One last thing which I want to say something about, and that is the one which inevitably occupies our attention. That is the theme of terrorism. I think I can say quite clearly and explicitly that the various types of action which we call terrorism are not only not encouraged, they are expressly forbidden by Shariah, by the Muslim holy law. It is true that waging war is a religious obligation, but precisely because it is a religious obligation, it is regulated by religious law. Even the medieval Shariah texts go into astonishing detail about what is permitted and what is not permitted. The Shariah requires that proper warning be given before beginning hostilities. It has elaborate regulations regarding the treatment of civilians, of women and children, and—of particular interest to me—the aged. It discusses prisoners, how they may be treated. It discusses the question of what weapons may be used. This may come as a surprise to you: They discuss and, for the most part, reject the use of chemical weapons.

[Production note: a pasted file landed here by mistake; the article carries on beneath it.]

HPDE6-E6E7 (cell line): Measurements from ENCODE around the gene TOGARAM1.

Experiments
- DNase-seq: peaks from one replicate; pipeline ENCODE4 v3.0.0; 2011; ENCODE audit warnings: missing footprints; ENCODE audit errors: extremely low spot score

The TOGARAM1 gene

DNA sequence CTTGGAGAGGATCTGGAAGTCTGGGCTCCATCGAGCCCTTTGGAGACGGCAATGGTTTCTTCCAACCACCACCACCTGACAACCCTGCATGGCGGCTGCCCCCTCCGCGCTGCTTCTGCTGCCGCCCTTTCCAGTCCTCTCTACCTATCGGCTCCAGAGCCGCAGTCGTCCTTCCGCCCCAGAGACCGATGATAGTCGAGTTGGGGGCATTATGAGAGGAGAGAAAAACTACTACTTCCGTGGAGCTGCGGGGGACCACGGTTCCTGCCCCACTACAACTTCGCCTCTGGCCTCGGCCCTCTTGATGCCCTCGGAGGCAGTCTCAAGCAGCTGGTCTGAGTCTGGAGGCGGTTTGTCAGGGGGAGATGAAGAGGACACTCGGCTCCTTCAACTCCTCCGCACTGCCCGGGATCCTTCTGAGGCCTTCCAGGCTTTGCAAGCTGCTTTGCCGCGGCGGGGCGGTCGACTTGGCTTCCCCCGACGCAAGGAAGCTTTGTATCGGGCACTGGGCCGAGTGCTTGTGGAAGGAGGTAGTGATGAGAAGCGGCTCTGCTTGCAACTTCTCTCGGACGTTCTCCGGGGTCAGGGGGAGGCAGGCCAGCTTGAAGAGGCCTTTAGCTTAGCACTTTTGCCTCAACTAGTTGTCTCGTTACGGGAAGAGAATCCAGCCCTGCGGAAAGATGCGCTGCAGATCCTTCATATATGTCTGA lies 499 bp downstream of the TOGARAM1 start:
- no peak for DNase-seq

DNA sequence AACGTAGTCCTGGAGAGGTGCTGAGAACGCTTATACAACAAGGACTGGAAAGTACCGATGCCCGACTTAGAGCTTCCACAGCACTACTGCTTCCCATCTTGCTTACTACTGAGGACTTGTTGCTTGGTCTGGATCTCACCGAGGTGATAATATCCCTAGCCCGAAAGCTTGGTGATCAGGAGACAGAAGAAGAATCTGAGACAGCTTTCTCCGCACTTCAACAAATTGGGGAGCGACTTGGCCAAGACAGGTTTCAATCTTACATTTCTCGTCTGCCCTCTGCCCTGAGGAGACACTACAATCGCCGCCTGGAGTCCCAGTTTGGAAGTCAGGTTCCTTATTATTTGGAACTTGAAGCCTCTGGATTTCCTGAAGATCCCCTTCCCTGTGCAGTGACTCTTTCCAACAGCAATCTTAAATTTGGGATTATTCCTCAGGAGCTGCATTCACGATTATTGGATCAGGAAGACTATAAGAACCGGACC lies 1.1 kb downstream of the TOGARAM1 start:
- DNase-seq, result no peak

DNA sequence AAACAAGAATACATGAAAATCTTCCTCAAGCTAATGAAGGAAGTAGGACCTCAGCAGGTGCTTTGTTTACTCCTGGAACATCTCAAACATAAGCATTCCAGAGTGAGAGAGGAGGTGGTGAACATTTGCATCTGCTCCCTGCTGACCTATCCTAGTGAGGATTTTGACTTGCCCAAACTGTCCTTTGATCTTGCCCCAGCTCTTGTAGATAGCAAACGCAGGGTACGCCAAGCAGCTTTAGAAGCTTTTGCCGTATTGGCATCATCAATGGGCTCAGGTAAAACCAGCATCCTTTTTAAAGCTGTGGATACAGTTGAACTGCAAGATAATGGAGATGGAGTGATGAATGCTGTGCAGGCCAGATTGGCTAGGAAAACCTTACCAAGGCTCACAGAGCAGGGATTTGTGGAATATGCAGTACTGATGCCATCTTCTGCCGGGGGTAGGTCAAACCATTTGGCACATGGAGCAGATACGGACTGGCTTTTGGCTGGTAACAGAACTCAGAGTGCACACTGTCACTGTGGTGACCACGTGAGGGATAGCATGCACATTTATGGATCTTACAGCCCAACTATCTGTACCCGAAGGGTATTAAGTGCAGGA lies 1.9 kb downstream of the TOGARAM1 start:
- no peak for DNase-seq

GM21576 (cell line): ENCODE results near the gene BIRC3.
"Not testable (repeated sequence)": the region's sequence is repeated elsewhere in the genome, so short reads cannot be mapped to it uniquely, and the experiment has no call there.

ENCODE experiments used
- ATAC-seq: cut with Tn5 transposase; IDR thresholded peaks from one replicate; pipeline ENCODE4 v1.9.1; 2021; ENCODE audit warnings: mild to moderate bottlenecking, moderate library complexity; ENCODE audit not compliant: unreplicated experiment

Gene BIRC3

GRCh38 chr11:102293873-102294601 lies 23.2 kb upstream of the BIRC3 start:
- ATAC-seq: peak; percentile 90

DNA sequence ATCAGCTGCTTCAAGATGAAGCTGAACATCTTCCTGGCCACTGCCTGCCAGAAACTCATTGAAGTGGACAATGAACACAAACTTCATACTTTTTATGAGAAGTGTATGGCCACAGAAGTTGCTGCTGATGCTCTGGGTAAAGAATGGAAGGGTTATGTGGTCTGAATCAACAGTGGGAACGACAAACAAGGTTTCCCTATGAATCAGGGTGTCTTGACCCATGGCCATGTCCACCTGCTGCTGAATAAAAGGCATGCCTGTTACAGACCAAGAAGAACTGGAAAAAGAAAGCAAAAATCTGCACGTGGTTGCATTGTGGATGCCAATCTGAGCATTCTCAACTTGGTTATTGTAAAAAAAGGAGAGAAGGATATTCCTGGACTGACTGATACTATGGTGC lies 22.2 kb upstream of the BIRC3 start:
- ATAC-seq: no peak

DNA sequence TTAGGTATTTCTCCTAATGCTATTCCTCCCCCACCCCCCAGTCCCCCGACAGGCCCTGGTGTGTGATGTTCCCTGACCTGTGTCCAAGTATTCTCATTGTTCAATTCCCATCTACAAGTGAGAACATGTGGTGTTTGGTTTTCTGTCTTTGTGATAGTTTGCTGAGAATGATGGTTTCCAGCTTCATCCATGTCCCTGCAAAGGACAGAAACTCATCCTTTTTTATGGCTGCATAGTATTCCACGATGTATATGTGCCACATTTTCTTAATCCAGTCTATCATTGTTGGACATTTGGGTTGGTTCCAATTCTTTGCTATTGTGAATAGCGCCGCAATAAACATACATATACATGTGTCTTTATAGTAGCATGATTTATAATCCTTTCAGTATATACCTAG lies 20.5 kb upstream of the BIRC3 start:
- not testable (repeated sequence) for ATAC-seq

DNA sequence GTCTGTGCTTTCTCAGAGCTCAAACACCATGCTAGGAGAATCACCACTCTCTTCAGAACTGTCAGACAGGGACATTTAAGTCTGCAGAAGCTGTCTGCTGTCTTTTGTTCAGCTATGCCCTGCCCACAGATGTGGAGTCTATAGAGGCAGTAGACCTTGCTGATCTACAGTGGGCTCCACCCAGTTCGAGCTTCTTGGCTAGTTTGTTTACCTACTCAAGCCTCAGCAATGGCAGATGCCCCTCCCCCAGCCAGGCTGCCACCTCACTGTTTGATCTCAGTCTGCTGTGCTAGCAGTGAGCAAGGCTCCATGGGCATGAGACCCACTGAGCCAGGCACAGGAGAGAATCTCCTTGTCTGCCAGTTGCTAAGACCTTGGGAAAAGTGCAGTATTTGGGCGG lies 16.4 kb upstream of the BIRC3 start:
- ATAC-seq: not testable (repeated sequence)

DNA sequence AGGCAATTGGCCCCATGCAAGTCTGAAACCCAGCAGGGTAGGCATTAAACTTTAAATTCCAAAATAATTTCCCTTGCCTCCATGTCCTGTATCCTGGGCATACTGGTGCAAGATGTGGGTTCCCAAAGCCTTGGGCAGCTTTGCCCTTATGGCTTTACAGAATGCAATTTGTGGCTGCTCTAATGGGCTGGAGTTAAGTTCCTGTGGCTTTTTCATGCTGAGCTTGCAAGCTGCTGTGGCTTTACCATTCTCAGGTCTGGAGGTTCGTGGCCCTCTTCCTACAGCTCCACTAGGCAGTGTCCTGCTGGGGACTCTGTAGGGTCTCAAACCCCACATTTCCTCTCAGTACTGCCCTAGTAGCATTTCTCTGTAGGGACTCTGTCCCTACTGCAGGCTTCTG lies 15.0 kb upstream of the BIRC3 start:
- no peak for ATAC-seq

You may say, chemical weapons in Shariah? Yes, exactly. There were several kinds of chemical weapons which were known and could be used. One was to poison the water supply of the city that you were besieging. Another was poisoned arrows and missiles of various kinds containing poisonous elements. These were known and used, and they are, for the most part, forbidden.

Suicide is explicitly forbidden by Shariah. Here the position is very clear. It is said that even if a man has lived a life of unremitting virtue, a totally religious, pious, virtuous life, if he commits suicide, he goes straight to Hell. Suicide is the unforgivable crime, and the punishment of the suicide is the eternal repetition of the act by which he committed suicide.

One can only wish that the Muslims had a better acquaintance with their own religion and their own doctrines and teachings.